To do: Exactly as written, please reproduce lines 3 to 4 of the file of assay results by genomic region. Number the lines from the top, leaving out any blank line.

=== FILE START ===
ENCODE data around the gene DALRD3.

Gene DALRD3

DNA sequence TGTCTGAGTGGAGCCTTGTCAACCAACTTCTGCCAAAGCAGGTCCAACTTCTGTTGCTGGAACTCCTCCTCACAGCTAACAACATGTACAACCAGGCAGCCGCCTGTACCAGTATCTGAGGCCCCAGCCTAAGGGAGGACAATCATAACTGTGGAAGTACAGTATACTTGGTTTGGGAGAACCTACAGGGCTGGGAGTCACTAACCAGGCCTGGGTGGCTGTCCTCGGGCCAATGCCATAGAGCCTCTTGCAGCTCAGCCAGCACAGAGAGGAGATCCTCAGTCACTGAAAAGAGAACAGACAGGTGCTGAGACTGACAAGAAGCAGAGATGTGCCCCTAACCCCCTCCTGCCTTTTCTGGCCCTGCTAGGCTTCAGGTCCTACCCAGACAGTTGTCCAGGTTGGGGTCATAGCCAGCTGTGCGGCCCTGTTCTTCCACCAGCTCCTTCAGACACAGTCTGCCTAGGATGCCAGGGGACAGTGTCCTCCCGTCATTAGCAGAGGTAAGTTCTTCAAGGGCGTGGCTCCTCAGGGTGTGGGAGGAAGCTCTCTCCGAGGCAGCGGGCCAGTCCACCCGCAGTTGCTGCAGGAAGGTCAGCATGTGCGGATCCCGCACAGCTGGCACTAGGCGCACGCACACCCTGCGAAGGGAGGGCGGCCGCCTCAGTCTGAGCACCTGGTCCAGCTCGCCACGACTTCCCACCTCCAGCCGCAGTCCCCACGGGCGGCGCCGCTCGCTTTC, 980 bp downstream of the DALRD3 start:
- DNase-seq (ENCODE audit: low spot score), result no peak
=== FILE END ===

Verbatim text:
DNA sequence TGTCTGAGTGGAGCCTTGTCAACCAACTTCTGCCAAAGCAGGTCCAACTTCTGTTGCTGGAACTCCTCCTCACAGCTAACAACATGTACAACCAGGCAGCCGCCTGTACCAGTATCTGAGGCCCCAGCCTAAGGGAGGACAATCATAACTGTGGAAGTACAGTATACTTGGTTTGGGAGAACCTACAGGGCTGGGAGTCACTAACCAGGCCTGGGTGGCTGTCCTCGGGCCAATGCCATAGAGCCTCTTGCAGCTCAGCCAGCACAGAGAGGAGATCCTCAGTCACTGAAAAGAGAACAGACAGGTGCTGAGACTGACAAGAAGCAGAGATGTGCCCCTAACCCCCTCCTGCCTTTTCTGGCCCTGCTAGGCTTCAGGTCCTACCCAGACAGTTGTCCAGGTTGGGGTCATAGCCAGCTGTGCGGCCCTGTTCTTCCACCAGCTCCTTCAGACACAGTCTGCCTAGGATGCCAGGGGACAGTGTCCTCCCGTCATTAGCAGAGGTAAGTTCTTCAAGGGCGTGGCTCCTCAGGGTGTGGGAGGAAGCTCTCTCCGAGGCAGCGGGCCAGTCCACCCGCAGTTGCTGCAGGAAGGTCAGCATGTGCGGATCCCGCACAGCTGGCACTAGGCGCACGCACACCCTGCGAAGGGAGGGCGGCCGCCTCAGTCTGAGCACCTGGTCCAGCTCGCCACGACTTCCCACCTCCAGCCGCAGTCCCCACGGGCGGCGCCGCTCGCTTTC, 980 bp downstream of the DALRD3 start:
- DNase-seq (ENCODE audit: low spot score), result no peak